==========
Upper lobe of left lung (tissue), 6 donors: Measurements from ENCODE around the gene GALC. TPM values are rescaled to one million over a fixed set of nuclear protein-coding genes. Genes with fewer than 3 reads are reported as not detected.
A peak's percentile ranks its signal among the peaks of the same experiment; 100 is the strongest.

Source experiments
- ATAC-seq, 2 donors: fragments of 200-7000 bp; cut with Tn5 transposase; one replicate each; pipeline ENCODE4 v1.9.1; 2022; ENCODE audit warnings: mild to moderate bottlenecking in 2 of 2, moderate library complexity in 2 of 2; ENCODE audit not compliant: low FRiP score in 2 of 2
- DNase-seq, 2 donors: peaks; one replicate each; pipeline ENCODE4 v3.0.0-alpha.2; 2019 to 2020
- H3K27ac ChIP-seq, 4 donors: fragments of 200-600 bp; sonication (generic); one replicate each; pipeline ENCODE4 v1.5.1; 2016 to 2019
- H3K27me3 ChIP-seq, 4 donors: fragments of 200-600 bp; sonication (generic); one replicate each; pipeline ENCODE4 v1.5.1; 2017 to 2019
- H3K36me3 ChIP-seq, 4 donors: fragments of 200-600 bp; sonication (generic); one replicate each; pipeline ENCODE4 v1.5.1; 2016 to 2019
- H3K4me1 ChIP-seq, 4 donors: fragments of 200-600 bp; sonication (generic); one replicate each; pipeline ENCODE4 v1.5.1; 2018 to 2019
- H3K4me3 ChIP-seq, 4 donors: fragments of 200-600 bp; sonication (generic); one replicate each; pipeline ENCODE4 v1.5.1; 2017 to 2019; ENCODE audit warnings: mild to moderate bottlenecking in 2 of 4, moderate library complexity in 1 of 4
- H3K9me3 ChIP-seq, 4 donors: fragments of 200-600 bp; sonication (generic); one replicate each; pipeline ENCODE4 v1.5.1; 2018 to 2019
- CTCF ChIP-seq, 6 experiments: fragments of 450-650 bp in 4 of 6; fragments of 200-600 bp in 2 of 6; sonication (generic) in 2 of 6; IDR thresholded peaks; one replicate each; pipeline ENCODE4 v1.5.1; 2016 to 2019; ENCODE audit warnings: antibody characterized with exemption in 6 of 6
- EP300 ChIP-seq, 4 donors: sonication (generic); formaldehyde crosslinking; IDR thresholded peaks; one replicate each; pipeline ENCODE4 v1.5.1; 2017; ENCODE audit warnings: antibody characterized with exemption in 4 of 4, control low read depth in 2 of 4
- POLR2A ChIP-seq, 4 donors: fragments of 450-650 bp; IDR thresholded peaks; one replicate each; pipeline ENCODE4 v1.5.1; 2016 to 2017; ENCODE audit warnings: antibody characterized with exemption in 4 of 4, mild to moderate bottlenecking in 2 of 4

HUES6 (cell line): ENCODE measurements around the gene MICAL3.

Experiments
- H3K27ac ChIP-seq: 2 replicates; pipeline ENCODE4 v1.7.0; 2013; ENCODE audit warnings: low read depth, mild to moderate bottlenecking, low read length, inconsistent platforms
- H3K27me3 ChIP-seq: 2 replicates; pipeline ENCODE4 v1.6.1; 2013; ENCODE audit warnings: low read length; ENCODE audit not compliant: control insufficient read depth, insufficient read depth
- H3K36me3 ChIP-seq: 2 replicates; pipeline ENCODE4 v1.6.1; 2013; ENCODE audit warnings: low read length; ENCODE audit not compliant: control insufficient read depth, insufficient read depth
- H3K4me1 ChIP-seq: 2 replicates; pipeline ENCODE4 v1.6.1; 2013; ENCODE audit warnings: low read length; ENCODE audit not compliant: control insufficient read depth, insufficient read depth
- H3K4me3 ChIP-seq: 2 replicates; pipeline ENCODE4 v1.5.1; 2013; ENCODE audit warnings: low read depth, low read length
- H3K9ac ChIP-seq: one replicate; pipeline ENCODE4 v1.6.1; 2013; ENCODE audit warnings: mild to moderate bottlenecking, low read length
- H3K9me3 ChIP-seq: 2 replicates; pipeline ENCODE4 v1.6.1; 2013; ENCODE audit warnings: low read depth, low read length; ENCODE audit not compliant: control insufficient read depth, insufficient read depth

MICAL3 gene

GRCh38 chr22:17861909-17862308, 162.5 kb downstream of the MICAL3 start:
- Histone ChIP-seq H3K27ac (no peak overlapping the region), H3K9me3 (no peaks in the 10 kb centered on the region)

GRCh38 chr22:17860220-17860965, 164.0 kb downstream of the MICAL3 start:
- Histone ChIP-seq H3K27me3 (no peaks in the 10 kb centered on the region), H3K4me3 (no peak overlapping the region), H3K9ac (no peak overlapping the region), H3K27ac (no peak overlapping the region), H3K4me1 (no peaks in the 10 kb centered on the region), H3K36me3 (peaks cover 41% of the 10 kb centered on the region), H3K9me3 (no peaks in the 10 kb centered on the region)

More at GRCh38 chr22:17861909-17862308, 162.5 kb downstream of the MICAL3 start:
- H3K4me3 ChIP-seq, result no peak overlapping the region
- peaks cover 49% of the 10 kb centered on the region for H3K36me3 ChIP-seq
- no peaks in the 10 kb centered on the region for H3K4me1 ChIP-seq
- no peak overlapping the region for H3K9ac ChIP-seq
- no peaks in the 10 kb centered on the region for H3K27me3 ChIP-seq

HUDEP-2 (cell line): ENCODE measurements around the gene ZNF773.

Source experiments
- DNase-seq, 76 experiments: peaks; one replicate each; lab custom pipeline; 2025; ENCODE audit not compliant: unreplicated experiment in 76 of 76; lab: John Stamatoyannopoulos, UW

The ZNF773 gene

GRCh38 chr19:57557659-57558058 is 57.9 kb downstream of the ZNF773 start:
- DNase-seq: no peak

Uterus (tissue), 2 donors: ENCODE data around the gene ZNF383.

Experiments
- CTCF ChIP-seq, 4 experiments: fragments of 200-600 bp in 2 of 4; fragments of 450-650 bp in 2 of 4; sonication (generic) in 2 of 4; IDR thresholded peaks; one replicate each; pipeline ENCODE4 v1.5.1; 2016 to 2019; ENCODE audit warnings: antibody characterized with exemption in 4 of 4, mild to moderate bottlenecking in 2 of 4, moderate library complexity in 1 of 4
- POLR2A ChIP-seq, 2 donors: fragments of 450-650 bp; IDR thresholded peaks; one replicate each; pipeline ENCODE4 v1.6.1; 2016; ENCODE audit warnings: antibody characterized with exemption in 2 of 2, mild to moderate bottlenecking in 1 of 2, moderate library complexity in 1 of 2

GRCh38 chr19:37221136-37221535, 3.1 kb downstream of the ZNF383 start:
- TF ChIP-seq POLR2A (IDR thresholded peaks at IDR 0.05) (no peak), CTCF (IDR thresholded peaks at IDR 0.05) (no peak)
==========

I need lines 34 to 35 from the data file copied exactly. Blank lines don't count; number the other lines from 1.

- no peaks in the 10 kb centered on the region for H3K27me3 ChIP-seq

HUDEP-2 (cell line): ENCODE measurements around the gene ZNF773.